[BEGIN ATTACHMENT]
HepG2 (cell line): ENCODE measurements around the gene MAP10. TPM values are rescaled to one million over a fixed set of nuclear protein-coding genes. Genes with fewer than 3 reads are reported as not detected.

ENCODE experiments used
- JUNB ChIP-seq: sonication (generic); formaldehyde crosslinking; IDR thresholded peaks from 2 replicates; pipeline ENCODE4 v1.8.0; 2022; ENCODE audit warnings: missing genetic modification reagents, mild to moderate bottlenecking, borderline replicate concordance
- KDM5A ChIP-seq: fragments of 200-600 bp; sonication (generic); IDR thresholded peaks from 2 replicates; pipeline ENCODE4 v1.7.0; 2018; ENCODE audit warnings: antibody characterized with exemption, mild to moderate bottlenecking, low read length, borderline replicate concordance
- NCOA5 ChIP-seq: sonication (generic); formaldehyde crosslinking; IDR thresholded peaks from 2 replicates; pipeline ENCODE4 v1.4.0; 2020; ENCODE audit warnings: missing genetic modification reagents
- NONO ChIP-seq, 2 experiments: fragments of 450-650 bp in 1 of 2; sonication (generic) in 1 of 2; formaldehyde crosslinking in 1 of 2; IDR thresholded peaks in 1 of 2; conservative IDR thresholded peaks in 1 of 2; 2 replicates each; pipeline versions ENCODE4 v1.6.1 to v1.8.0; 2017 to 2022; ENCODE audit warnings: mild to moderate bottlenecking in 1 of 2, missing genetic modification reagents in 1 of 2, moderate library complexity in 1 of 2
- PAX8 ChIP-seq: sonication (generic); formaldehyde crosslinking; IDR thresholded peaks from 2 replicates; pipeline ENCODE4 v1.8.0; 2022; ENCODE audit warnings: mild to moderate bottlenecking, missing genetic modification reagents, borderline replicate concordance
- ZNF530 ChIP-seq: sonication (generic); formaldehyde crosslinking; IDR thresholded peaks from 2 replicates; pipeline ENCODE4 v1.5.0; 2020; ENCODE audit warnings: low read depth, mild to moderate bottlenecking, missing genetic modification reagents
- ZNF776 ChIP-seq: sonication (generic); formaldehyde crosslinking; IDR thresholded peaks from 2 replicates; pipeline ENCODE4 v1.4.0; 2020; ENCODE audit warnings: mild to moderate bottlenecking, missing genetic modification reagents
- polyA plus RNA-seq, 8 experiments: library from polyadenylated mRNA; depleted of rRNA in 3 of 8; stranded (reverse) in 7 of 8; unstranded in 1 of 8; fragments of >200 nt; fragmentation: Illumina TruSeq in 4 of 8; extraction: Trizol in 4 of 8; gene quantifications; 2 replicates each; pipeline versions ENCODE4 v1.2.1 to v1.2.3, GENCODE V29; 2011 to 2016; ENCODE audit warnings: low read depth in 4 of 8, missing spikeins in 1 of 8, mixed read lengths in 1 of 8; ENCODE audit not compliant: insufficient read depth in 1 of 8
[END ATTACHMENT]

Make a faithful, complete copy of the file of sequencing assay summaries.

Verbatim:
HepG2 (cell line): ENCODE measurements around the gene MAP10. TPM values are rescaled to one million over a fixed set of nuclear protein-coding genes. Genes with fewer than 3 reads are reported as not detected.

ENCODE experiments used
- JUNB ChIP-seq: sonication (generic); formaldehyde crosslinking; IDR thresholded peaks from 2 replicates; pipeline ENCODE4 v1.8.0; 2022; ENCODE audit warnings: missing genetic modification reagents, mild to moderate bottlenecking, borderline replicate concordance
- KDM5A ChIP-seq: fragments of 200-600 bp; sonication (generic); IDR thresholded peaks from 2 replicates; pipeline ENCODE4 v1.7.0; 2018; ENCODE audit warnings: antibody characterized with exemption, mild to moderate bottlenecking, low read length, borderline replicate concordance
- NCOA5 ChIP-seq: sonication (generic); formaldehyde crosslinking; IDR thresholded peaks from 2 replicates; pipeline ENCODE4 v1.4.0; 2020; ENCODE audit warnings: missing genetic modification reagents
- NONO ChIP-seq, 2 experiments: fragments of 450-650 bp in 1 of 2; sonication (generic) in 1 of 2; formaldehyde crosslinking in 1 of 2; IDR thresholded peaks in 1 of 2; conservative IDR thresholded peaks in 1 of 2; 2 replicates each; pipeline versions ENCODE4 v1.6.1 to v1.8.0; 2017 to 2022; ENCODE audit warnings: mild to moderate bottlenecking in 1 of 2, missing genetic modification reagents in 1 of 2, moderate library complexity in 1 of 2
- PAX8 ChIP-seq: sonication (generic); formaldehyde crosslinking; IDR thresholded peaks from 2 replicates; pipeline ENCODE4 v1.8.0; 2022; ENCODE audit warnings: mild to moderate bottlenecking, missing genetic modification reagents, borderline replicate concordance
- ZNF530 ChIP-seq: sonication (generic); formaldehyde crosslinking; IDR thresholded peaks from 2 replicates; pipeline ENCODE4 v1.5.0; 2020; ENCODE audit warnings: low read depth, mild to moderate bottlenecking, missing genetic modification reagents
- ZNF776 ChIP-seq: sonication (generic); formaldehyde crosslinking; IDR thresholded peaks from 2 replicates; pipeline ENCODE4 v1.4.0; 2020; ENCODE audit warnings: mild to moderate bottlenecking, missing genetic modification reagents
- polyA plus RNA-seq, 8 experiments: library from polyadenylated mRNA; depleted of rRNA in 3 of 8; stranded (reverse) in 7 of 8; unstranded in 1 of 8; fragments of >200 nt; fragmentation: Illumina TruSeq in 4 of 8; extraction: Trizol in 4 of 8; gene quantifications; 2 replicates each; pipeline versions ENCODE4 v1.2.1 to v1.2.3, GENCODE V29; 2011 to 2016; ENCODE audit warnings: low read depth in 4 of 8, missing spikeins in 1 of 8, mixed read lengths in 1 of 8; ENCODE audit not compliant: insufficient read depth in 1 of 8